Our Director for Scotland John MacDonald attended the launch of Scotland’s first Accessible Travel Framework at an event in Edinburgh yesterday. In this blog John reflects on the importance of the Framework in improving access to public transport for people with disabilities and the continued role of community transport in providing inclusive and accessible transport in Scotland.
Over the past two years CTA in Scotland has been involved in a two year process of delivering Scotland’s First Accessible Travel Framework. The Framework is built from a number of stakeholders’ input including; disability organisations, transport operators , and representatives from the government. As a member of the group that drafted the Framework it is important to stress how this Framework has come into existence through a spirit of collaboration and a desire to improve the accessibility of the transport network in Scotland. The Framework clearly lays out the steps we need to take to address the parts of our transport network that remain inaccessible, whilst simultaneously recognising the work of those who already put accessibility at the heart of their services.
The Framework sets out to address three key challenges. These are; changing cultures toward disabled people’s transport needs, ensuring continuous engagement with disabled people on the development of this Framework, and ensuring an effective governance structure to set priorities and monitor and evaluate progress. The action plan for the Framework sets out to meet some of these challenges head on with measures such as; increasing the participation of disabled people in decision making in transport, agreeing common standards of service for disabled people if their service is disrupted and providing a greater amount of information on the provision of multi-modal tickets.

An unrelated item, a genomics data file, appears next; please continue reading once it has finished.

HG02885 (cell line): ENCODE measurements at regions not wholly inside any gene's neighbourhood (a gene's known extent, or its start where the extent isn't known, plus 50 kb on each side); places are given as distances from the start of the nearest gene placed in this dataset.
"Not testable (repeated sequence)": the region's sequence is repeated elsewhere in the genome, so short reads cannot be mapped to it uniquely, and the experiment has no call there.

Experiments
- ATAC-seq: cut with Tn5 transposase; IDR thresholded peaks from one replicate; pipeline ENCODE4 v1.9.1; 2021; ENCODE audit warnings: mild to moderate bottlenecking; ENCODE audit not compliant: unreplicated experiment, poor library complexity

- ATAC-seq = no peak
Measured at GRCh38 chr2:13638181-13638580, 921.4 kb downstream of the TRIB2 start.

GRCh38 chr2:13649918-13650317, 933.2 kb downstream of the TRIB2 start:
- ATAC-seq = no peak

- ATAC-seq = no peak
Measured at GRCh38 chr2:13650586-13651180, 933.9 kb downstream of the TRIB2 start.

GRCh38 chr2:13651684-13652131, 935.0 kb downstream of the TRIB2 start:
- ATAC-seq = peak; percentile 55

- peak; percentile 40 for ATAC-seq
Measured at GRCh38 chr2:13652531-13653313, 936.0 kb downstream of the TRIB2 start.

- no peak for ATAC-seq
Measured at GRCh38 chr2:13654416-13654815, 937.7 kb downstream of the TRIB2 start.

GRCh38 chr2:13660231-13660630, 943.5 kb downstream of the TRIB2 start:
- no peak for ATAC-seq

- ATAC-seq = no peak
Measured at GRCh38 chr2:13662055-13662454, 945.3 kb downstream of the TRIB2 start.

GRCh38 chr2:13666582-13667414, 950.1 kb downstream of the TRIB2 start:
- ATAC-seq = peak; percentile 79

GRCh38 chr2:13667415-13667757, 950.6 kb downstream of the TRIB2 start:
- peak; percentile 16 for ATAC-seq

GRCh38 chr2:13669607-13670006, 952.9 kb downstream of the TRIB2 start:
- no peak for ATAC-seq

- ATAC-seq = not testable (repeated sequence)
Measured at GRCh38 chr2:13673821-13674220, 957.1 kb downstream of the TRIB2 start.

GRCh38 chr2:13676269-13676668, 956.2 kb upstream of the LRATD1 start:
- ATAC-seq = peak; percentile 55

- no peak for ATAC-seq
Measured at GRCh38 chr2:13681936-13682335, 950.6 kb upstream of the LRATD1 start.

The Framework is the starting point from which we can improve the accessibility of our transport network. CTA works to put inclusivity and accessibility at the heart of our transport network and as such we hope that this provides the impetus through which we deliver a transport network that is fully accessible, making other services more accessible as well. We believe that users of transport should have a guaranteed right to be consulted on the development of transport in their local communities and we are enthused that this Framework sets out a commitment to greater engagement with those who have often been left most disenfranchised by the transport network.
For community transport it is our role to continue to lead by example and share best practice across the sector. Community transport has grown up where people have been unable to access the mainstream transport network, often due to their age, disability, or geographical location. It is my hope that this Framework provides the means through which community transport continues to show its value and can play an enhanced role in the development of a fully integrated and accessible transport network in Scotland.
You can read the report in full here
Humza Yousaf Minister for Transport and the Islands who launched the Framework yesterday will be attending our CTA Scotland Conference on 25th October 2016. If you want to be part of the conversation on the Framework and the future development of community transport you can buy your ticket here